We often have subtasks reopened or added to tickets that are resolved. Generally this doesn't happen on closure. (though stranger things have happened) I find it frustrating to see a resolved ticket with open sub tasks.
I've always appreciated the theory behind prevention but never found myself an enthusiastic supporter of anything that stands between me and any place I want to go....much of that, some might say, has to do with particular aspects of my personality often ascribed to patience, compassion and societal norms. Aspects my personality often feel at odds with the rest and wonder just how exactly to leave them behind at the next stop.
Regardless... @Robert Horan, I read through your comments to the different suggestions and thought I'd share my thoughts regarding what I'd implement as a 'solution' to your Q rather than the preservationists (sry, spell checker couldn't handle prevention-ists) message which to me would sound something like "hey stupid, you are asking to do something which only further illuminates the vast chasm of stupidity filled distance between a feeble, small minded approach like yours and 'Our' relative genius - as such, this massive distance between the small thoughts you think and everything we know has us acutely concerned with the quality of 'Our' air such that you'd best trundle off so as to stop wasting ours."
Ok, so that's over the top - but believe you me that's how I'd hear anything said which conveyed the system is working fine, and the fact that I cannot get it to do what I want means you know I'm stupider ....uhh.... more stupid ... whatever. According to the facts I have on the known universe it's not possible to 'see' things from the user's perspective - doesn't mean we can't try. And in this instance what IT might view as user laziness, sneakyness, or process aversion - the user generally sees only as IT weenies abusing the little authority they have. What I always forget about the systems I setup is that the users couldn't give a shit about the systems - at most they kinda care about if the system's working, but mostly they all just want the shit to work enough that they can get what they are responsible for taken care of. As a business owner and an employer I'm faced far too often with this latter behavior. As I think we all are, sometimes. Anyway, great place for a lasting analogy if anyone has one.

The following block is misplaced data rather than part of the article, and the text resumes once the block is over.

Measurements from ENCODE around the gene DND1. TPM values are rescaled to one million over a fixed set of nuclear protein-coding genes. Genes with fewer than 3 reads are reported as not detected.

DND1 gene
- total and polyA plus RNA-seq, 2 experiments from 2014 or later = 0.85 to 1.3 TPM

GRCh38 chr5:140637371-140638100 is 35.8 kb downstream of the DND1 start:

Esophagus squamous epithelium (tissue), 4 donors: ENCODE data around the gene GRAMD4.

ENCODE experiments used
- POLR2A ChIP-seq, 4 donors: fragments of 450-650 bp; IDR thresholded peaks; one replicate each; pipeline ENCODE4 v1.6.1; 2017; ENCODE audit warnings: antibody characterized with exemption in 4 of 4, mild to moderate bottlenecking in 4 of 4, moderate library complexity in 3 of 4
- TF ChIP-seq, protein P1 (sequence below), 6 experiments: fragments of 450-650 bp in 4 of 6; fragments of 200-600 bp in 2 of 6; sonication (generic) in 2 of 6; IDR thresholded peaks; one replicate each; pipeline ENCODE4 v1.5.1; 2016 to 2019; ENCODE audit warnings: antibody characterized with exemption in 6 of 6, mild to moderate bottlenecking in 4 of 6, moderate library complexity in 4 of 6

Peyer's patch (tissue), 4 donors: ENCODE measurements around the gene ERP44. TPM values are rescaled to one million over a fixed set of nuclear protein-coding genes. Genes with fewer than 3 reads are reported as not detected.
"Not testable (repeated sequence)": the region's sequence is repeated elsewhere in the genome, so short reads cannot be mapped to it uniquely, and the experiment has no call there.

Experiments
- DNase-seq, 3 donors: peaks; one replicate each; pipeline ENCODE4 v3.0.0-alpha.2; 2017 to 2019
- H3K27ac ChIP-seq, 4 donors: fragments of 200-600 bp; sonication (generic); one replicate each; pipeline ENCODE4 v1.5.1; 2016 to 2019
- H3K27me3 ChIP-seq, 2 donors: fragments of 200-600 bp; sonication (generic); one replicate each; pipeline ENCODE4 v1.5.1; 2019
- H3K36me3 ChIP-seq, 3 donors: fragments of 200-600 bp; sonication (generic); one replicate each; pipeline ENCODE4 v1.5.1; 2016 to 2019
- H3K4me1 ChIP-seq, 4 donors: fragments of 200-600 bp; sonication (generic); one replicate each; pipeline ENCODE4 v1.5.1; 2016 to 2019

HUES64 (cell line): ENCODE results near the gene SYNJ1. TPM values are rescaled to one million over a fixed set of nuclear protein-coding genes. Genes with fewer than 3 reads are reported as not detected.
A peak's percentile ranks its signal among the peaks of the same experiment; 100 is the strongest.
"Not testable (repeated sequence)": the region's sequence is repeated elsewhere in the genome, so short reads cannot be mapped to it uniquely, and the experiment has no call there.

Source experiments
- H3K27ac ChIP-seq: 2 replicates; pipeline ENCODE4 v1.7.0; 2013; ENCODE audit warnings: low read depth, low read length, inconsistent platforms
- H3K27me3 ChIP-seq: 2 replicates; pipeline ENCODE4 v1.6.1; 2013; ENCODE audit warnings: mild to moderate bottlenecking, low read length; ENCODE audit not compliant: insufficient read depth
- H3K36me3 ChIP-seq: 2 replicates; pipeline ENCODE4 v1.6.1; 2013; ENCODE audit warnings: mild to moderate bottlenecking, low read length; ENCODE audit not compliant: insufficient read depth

I once had a contractor I'd hired help me write some JAVA code supporting an invoicing system I'd designed and implemented - it was my company's first contract. And as we sat and we through the various things I'd coded into my system to work around problems caused by the upstream web developers he exclaimed over and over - as if it were an insult, how I was going around 'wiping the ass' of every one of these upstream developers by not forcing them to fix their broken down crap code. He's like 'That's all you do! You just go around wiping their asses!' - to which I replied 'yea, well, maybe so. but I tell you this - I'm a contractor and there's only one other person in this whole company that's been here longer than me - everyone they've hired comes in and fucks up the code for a few months or year before getting fired or leaving - taking everything they learned or designed while they were here. So yea, maybe I wipe ass for a living - but the system wouldn't work if I didn't do that and anyway, turns out that wiping ass pays pretty damn well."
whew...I guess the other posts got me into a sharing mood. It'll pass.